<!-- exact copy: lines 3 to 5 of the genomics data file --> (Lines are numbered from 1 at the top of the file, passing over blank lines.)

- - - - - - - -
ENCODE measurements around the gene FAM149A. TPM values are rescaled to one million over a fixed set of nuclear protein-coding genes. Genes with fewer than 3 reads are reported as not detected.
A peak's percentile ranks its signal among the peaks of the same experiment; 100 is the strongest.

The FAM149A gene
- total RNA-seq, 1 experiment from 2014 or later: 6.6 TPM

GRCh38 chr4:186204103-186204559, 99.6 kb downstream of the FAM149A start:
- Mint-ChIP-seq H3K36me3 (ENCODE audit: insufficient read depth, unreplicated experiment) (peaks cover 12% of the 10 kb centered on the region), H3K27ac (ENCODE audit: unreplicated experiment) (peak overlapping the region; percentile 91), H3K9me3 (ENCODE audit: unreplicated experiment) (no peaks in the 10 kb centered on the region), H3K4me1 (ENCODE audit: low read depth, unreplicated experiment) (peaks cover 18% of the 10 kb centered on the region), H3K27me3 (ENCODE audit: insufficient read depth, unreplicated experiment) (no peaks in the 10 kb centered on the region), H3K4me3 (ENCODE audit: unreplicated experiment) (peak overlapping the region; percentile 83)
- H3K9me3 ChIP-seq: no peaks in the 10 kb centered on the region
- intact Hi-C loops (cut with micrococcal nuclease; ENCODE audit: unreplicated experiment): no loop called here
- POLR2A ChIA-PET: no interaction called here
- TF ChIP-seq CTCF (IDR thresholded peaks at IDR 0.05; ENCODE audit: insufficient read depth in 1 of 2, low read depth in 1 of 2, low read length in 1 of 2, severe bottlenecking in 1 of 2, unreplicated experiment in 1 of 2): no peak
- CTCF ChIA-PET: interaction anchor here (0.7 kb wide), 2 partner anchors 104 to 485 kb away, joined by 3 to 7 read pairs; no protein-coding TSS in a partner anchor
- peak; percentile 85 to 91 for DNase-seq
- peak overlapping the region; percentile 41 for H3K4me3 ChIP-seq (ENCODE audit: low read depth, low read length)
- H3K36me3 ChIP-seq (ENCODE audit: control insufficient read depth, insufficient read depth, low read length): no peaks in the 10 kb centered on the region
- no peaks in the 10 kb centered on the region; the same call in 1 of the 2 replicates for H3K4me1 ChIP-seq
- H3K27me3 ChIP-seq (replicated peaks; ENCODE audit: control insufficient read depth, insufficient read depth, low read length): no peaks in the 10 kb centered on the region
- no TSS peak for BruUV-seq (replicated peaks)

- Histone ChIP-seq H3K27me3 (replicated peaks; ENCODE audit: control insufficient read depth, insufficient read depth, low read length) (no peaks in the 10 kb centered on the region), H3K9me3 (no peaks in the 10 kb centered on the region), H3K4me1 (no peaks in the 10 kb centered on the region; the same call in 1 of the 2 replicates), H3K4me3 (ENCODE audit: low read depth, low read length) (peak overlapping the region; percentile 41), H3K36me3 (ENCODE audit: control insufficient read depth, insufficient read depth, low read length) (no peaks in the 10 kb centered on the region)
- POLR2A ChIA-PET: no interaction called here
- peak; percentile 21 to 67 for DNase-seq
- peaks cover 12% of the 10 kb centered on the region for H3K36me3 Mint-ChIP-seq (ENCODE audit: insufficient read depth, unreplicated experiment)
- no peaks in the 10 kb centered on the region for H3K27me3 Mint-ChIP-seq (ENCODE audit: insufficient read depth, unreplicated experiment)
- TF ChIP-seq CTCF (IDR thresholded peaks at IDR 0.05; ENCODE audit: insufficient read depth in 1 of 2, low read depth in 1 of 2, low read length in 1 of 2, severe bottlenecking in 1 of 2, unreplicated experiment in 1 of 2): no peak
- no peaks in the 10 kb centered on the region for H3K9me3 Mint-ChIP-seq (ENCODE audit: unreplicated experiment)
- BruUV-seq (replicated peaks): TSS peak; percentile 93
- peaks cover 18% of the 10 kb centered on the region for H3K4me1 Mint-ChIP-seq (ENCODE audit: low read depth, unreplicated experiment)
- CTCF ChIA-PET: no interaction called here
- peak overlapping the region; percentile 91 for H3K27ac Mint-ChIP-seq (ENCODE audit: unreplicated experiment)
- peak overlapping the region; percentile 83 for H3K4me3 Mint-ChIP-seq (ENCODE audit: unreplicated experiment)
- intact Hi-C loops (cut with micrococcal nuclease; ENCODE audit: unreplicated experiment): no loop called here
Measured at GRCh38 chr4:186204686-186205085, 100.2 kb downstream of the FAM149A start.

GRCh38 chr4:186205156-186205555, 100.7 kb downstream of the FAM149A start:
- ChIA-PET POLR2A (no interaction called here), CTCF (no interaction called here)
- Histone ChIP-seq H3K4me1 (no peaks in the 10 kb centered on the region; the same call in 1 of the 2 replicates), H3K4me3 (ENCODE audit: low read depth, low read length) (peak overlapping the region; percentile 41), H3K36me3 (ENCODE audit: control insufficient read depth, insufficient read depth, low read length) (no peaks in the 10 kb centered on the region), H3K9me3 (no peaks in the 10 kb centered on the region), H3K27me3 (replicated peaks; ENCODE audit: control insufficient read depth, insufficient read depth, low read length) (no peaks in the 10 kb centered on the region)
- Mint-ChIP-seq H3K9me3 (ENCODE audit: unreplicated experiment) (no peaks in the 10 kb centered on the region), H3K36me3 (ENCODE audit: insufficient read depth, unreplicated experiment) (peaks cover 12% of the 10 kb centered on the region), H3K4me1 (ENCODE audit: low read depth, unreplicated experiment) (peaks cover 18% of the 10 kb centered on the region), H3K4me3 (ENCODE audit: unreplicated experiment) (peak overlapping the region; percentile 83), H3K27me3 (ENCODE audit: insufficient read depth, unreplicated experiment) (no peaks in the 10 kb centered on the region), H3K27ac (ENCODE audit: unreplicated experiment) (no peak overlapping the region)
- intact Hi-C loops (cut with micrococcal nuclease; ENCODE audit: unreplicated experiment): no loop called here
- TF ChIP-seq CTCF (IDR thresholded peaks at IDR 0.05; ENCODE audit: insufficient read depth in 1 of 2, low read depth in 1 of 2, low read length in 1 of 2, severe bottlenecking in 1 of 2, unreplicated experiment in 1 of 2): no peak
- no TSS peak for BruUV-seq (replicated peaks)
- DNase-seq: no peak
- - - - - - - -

The FAM149A gene
- total RNA-seq, 1 experiment from 2014 or later: 6.6 TPM

GRCh38 chr4:186204103-186204559, 99.6 kb downstream of the FAM149A start: